Day 9: Versailles

Today we stumbled upon a street market near our hotel in the Saint-Germain-des-Prés neighborhood. What was just a nondescript street yesterday, transformed into a bustling street market early this morning.

There were stalls selling everything from gourmet cheeses, meat, seafood, fruits & veg to jewelry, art, clothing and hand crafted wares.

We bought some fresh berries for our journey. Kai scored a lovely hand-tooled leather journal, while Kiki picked up a proper nautical striped top à la Pablo Picasso in his Parisian era. Oh la la!

Next up was an 17 km/11 mile Metro ride to the nearby town of Versailles. We hopped on at a nearby station and rode to the end of the line.

Our journey was flavored with a nice dose of public transport color; including deciphering the chit chat of nearby passengers from the Netherlands who were clearly talking about us AND an impromptu accordion concert from a traveling train performer. Upon arriving at the station, we followed our portion of the pack of 10 million annual visitors to the principal residence of the kings of France prior to the French Revolution.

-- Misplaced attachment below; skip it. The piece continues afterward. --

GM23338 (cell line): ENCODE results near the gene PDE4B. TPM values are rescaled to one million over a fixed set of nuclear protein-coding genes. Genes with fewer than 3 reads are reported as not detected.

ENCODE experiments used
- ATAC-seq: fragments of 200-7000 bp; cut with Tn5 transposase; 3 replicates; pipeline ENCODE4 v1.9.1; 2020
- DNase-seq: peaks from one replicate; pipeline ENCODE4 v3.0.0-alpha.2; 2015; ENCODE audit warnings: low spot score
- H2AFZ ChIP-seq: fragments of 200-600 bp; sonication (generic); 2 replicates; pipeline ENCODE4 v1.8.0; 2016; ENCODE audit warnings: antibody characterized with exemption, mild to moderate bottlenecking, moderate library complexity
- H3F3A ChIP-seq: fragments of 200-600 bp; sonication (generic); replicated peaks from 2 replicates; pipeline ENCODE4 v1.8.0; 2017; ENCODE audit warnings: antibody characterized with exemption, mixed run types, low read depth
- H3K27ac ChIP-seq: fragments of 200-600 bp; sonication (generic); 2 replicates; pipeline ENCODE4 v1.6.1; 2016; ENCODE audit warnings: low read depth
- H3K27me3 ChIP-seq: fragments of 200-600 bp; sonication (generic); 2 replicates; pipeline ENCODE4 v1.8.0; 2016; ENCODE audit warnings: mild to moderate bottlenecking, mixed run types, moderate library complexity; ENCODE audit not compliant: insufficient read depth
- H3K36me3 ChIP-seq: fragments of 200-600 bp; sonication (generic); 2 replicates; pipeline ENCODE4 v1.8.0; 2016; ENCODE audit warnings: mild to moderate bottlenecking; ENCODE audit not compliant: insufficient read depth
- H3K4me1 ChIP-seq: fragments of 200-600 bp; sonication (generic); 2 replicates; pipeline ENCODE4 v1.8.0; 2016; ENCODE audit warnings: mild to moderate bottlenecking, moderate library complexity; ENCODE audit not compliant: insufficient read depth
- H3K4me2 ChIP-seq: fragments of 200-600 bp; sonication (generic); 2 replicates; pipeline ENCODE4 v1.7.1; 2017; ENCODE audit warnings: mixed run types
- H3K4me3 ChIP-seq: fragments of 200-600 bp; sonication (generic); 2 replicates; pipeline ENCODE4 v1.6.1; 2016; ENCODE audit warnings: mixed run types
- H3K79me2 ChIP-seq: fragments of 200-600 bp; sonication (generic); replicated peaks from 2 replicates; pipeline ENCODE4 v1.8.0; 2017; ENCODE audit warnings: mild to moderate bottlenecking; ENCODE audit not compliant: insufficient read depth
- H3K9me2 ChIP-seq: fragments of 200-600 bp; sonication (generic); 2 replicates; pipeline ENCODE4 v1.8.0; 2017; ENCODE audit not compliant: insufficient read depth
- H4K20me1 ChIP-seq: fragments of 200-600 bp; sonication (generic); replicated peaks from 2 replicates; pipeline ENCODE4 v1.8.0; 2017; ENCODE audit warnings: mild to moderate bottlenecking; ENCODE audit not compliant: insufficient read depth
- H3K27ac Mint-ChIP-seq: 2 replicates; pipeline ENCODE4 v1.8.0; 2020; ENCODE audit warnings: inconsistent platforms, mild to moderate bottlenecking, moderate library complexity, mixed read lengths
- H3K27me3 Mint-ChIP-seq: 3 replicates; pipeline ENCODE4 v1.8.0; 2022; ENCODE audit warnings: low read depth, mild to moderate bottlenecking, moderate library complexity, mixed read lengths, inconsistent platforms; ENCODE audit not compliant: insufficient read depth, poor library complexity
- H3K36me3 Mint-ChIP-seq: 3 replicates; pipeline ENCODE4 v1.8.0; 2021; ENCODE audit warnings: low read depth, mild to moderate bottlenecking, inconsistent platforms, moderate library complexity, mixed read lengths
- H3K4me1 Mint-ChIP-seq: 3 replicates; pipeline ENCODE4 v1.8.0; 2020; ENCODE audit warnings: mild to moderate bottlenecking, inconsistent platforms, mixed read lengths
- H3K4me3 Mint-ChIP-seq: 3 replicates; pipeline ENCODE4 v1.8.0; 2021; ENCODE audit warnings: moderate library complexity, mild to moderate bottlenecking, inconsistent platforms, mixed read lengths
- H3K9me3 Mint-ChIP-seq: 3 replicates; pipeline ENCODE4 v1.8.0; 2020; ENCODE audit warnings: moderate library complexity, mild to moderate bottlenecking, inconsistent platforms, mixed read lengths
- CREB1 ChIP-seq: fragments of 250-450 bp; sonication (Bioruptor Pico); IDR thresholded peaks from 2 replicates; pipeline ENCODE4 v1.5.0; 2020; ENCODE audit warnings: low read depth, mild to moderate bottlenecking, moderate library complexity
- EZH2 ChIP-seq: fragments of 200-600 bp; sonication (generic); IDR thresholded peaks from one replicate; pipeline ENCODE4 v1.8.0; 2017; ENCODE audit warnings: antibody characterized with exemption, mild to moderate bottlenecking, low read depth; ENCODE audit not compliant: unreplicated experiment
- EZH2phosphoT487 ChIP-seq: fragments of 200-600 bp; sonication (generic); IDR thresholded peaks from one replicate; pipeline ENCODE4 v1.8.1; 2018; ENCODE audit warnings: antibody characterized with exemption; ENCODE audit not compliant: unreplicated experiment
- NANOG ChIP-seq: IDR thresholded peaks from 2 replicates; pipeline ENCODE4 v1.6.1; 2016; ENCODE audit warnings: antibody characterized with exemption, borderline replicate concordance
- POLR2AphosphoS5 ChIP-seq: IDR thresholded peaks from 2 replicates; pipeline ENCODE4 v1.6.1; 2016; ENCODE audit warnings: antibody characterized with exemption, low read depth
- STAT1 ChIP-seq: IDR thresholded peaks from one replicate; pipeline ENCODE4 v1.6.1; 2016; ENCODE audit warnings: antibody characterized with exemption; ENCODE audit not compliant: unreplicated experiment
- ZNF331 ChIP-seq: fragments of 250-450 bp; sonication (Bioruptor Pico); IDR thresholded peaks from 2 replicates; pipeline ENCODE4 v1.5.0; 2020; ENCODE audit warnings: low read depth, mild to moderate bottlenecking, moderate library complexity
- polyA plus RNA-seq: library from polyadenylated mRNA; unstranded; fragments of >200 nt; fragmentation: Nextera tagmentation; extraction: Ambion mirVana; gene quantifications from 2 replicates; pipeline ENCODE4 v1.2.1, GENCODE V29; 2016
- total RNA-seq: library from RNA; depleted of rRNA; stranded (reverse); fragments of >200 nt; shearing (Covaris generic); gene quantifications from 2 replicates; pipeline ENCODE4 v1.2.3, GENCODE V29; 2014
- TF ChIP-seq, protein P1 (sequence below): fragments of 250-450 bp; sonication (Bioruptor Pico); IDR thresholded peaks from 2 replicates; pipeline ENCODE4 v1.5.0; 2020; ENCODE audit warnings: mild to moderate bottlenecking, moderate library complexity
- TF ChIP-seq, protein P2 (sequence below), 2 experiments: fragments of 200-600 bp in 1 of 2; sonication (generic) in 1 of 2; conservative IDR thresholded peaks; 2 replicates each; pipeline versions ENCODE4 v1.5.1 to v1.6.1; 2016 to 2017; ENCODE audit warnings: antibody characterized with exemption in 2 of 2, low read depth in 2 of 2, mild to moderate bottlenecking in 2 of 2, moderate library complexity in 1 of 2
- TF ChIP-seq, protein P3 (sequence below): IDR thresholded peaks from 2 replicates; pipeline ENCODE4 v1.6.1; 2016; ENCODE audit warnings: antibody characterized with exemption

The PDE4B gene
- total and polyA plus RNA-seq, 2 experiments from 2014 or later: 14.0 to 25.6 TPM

The Palace at Versailles, was home to Louis XIV, followed by his successors: Louis XV, Louis XVI and the latter’s famous bride Marie Antoinette.
They all lived an exceptionally extravagant lifestyle, that eventually led to Louis XVI and Marie Antoinette’s imprisonment and eventual demise during the French Revolution.

What we didn’t entirely anticipate was the length of the line. Despite our “Paris Pass” cards, there was still a line that snaked back and forth a half a dozen times in the giant “royal” courtyard. We made friends with the family in front of us and enjoyed some epic people watching as we waited in the blazing sun for TWO HOURS for entry to the palace.

Once inside, we wove our way through the public rooms of the palace. Although the palace boasts about its 700 rooms, only maybe a dozen of them are available for public viewing. The most impressive to me was a long corridor used for entertaining known as the “Hall of Mirrors.” Mirrors were an extreme extravagance at the time and this hall was lined with 357 of them reflecting the 17 giant floor to ceiling arched windows that looked out onto 2,000 acres of gardens. In addition to the hand-painted walls and ceiling, there were 43 crystal chandeliers dotting the length of the 73 meter/240 foot long room. Pretty impressive.
I can appreciate the beauty, but it all seems very foolish, self-centered and Trump-ish to me. I suppose I would have been one of the uprising peasants and not the bourgeois, anyway. We didn’t take the time (or pay the extra €) to tour the gardens. Although I am sure they would have been lovely.  It was simply too hot to spend much time in the sun.

We had a nice lunch in Versailles and then metroed back into the city.